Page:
Thursday, March 13, 2008

Le dernier poilu.

Lazare Ponticelli, France's last living World War I veteran, died yesterday at the age of 110. As one would expect, the French press has a lot to say about Ponticelli's death - in the last couple of days, Le Monde, Le Figaro, and Libération (among many others, and from diverse ideological viewpoints) have all paid tribute to le dernier poilu. The English-language press has also taken notice of this historic event - see, for instance, these obituaries in the Times of London and the New York Times. Ponticelli is universally recognized as the last survivor of the 8.4 million soldiers who served in the French armed forces during the Great War, but there seems to be disagreement about how many veterans of the conflict are still living - some say there are eight, some suggest nine, and some claim there are as many as 13. One way or another, the day when no one will be able to tell of their experiences in the "War to End All Wars" is fast approaching. When that day arrives, I hope that people everywhere recognize the import of the event. Requiescat in Pace. AMDG.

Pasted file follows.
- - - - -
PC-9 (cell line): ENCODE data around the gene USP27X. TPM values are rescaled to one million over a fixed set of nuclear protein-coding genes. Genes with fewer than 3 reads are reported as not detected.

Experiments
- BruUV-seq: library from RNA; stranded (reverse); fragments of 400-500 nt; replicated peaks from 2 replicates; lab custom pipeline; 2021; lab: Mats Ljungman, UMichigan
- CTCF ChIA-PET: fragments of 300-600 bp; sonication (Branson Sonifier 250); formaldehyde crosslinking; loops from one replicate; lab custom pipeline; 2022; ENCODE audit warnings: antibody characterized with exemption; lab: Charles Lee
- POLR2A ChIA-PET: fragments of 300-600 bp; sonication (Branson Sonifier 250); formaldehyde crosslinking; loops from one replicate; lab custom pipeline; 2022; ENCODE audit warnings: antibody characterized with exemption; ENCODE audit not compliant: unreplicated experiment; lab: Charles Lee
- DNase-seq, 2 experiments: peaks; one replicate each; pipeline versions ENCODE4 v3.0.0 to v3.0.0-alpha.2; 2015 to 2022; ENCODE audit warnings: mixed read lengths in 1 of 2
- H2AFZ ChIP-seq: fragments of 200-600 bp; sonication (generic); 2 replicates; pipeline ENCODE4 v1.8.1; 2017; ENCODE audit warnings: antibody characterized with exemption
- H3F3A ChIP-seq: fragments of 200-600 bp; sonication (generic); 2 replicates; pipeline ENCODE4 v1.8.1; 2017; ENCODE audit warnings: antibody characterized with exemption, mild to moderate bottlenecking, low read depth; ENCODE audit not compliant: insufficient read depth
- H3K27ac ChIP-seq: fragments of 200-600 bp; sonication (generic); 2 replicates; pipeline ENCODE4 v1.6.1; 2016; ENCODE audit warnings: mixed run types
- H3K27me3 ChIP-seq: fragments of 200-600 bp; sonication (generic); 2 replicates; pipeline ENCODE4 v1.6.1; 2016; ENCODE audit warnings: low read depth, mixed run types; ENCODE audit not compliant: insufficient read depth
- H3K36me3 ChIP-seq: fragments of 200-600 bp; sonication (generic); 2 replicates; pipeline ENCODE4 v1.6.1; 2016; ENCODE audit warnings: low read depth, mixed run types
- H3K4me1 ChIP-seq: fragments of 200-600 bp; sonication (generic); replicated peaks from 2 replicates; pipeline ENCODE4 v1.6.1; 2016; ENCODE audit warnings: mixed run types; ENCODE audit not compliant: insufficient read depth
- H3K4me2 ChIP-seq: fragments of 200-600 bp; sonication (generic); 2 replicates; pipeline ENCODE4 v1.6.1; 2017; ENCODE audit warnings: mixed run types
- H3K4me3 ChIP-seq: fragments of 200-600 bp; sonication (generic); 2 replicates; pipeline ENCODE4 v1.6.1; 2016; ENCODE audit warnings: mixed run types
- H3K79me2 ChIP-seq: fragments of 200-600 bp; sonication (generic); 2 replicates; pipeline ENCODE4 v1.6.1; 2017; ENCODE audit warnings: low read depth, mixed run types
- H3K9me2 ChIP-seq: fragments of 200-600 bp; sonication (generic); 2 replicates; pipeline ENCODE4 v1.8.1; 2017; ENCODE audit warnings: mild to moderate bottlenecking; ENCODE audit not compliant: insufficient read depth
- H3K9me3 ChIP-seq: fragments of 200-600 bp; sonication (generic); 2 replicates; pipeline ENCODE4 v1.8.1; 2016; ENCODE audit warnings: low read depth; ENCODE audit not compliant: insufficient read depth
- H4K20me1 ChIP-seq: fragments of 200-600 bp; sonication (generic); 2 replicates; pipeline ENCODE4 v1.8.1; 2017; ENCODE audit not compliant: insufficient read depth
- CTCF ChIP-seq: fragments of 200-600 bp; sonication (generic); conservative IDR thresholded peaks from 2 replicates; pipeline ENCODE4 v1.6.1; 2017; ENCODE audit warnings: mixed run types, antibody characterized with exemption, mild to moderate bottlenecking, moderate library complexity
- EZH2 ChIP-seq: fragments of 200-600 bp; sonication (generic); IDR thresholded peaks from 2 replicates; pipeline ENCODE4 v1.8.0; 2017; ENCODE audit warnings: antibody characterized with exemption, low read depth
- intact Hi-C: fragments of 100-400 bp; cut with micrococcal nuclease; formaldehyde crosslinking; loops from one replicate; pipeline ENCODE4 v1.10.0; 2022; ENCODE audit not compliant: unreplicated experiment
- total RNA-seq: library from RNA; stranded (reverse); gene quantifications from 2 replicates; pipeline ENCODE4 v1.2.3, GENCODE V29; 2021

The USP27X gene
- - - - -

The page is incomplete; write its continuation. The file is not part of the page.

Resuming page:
At 3/14/2008 10:54 AM, Blogger Steve Bogner said...

I've been reading & blogging about World War 1 - The Making of a Mind by Pierre Teilhard de Chardin SJ - and can see that it was quite a defining moment for France. It's hard for us to imagine the reality of what France went through back then.

At 3/14/2008 11:04 AM, Blogger Joseph Koczera, S.J. said...


"The Making of a Mind" is one of my favorite books by Teilhard - it offers a vivid picture of life at the front, but I think it also sheds a lot of light on Teilhard's personality. I hope you're enjoying the book!

Joe K sj


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